The beauty of imperfection – Inspired by the Japanese concept Wabi Sabi, a world view centered on the acceptance of transience and imperfection, American artist Daniel Arsham has reconceived his original 1955 Porsche 356 Speedster. According to Porsche, it took two years for the designer to bring his vision to life; at the exterior Matthew Ammirati from Bridgehampton Motoring Club and John Willhoit from Willhoit Auto Restoration helped the artist to strip all of the paint from the car, removing the original finish and years of restorations, revealing all of the welds, pit marks of the nearly 70 year old car in their raw, but well-loved state.
“The 356 sits in such an interesting position within the Porsche catalog as the starting point for the heritage brand,” says Arsham. “The nearly 70-year-old vehicle contains the roots of the modern Porsche brand that we know and love in the purest form.”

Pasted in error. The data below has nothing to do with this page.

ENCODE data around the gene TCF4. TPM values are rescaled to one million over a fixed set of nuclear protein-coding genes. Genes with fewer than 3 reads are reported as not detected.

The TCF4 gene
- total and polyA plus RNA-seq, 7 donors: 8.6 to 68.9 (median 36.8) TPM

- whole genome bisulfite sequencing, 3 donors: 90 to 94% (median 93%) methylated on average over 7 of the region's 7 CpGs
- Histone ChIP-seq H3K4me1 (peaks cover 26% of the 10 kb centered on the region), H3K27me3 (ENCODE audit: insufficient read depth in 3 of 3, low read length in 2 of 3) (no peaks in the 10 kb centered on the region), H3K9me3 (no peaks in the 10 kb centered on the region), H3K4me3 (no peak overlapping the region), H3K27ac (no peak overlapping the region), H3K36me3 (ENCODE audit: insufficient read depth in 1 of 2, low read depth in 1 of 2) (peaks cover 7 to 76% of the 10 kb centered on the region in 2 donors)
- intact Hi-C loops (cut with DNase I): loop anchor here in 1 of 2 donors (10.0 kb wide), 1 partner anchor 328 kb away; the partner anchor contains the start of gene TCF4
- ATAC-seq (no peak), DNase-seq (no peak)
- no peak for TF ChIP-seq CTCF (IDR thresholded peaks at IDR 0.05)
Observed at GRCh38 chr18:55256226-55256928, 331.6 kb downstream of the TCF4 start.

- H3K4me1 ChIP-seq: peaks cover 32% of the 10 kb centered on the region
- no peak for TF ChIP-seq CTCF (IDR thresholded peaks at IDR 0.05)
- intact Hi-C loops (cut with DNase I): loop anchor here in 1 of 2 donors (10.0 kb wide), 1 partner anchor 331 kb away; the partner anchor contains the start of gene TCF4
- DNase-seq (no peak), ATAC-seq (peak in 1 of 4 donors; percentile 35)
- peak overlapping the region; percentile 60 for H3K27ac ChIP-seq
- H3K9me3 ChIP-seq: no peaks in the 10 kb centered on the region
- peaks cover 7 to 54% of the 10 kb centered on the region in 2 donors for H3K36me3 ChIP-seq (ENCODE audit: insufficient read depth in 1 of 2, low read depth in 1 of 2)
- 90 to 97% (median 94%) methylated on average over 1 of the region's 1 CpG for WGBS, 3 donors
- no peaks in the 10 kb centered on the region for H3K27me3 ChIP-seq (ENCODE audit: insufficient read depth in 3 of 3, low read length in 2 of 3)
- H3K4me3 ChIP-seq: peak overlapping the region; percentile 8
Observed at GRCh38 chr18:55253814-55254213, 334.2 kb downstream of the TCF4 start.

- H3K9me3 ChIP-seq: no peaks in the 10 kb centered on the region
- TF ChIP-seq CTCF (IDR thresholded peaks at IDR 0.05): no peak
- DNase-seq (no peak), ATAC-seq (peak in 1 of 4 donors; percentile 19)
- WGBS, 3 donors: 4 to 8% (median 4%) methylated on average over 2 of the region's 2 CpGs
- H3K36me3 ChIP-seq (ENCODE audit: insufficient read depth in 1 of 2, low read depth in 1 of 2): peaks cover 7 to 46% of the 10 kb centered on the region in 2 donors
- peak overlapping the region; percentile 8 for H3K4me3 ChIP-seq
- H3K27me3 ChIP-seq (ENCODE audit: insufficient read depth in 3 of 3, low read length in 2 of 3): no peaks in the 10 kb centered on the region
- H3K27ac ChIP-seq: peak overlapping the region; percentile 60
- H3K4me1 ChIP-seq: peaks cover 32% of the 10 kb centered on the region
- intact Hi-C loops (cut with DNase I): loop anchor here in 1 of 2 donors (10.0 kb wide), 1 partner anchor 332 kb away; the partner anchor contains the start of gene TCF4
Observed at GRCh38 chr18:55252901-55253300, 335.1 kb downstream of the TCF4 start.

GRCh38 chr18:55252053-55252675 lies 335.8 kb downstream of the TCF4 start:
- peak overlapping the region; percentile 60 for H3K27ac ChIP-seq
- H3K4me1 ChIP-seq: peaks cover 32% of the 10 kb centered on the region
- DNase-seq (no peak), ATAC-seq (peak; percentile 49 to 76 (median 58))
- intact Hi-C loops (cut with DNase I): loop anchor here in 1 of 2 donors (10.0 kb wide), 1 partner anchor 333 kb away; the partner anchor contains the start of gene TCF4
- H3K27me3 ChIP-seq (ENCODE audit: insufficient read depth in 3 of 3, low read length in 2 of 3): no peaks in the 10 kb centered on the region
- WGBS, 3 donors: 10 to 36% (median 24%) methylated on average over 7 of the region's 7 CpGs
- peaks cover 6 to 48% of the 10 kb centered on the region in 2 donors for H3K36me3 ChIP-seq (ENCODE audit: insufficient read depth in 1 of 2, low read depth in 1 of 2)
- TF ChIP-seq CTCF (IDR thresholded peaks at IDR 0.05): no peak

At the interior, the artist worked alongside Japanese fashion designers Motofumi ‘Poggy’ Kogi and Yutaka Fujihara to outfit the complete interior with traditional Japanese fabrics indigo dyed boro, Sashiko stitched canvas, and Japanese denim produced in Okayama.
“Throughout my career, I have looked to Japan as a source of inspiration for their love and dedication to craft. These sensibilities were the base for the Bonsai 356. We produced all textiles in Japan using traditional craftsmen.” says Arsham in a press release.
As the icon for the 1955 Porsche 356 Bonsai Speedster project, the artist has added a patinated bronze 3D relief in the shape of a Bonsai tree to the engine grille.
The car was unveiled at The Bridge event in the Hamptons, and Porsche Japan plans to exhibit the 356 Bonsai in Tokyo at the end of the year.
Images Courtesy of Porsche